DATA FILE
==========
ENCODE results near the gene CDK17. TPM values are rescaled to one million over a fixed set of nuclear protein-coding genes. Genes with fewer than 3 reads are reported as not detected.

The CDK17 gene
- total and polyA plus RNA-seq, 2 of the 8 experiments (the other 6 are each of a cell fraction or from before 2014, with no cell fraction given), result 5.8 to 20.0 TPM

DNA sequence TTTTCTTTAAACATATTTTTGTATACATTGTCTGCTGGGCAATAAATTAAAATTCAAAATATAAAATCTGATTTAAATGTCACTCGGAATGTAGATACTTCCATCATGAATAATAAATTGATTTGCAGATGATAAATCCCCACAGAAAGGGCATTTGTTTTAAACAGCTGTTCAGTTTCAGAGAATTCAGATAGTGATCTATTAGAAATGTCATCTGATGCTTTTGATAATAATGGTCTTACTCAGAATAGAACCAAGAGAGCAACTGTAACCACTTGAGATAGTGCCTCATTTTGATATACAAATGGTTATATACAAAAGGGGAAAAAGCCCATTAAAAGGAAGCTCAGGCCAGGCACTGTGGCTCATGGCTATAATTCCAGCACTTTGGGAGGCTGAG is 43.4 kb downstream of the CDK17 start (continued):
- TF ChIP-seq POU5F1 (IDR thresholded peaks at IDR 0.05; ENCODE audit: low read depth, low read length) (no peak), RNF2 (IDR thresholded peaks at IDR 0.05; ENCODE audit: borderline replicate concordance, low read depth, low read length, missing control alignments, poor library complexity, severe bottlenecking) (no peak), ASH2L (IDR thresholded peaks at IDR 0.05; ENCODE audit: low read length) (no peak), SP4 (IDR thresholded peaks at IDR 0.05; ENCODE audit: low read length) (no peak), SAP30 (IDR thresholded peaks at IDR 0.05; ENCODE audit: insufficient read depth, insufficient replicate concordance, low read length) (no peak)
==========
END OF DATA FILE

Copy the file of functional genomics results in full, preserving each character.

ENCODE results near the gene CDK17. TPM values are rescaled to one million over a fixed set of nuclear protein-coding genes. Genes with fewer than 3 reads are reported as not detected.

The CDK17 gene
- total and polyA plus RNA-seq, 2 of the 8 experiments (the other 6 are each of a cell fraction or from before 2014, with no cell fraction given), result 5.8 to 20.0 TPM

DNA sequence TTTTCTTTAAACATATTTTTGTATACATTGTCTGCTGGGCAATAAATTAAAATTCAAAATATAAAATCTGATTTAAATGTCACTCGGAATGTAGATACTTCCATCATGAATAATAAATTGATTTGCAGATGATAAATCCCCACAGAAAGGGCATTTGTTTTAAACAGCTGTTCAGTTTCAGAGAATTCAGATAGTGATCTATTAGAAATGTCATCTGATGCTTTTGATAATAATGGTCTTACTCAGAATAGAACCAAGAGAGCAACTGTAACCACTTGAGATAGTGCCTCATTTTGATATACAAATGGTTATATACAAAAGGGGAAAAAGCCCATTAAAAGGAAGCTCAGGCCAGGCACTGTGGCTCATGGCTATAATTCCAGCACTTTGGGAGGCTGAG is 43.4 kb downstream of the CDK17 start (continued):
- TF ChIP-seq POU5F1 (IDR thresholded peaks at IDR 0.05; ENCODE audit: low read depth, low read length) (no peak), RNF2 (IDR thresholded peaks at IDR 0.05; ENCODE audit: borderline replicate concordance, low read depth, low read length, missing control alignments, poor library complexity, severe bottlenecking) (no peak), ASH2L (IDR thresholded peaks at IDR 0.05; ENCODE audit: low read length) (no peak), SP4 (IDR thresholded peaks at IDR 0.05; ENCODE audit: low read length) (no peak), SAP30 (IDR thresholded peaks at IDR 0.05; ENCODE audit: insufficient read depth, insufficient replicate concordance, low read length) (no peak)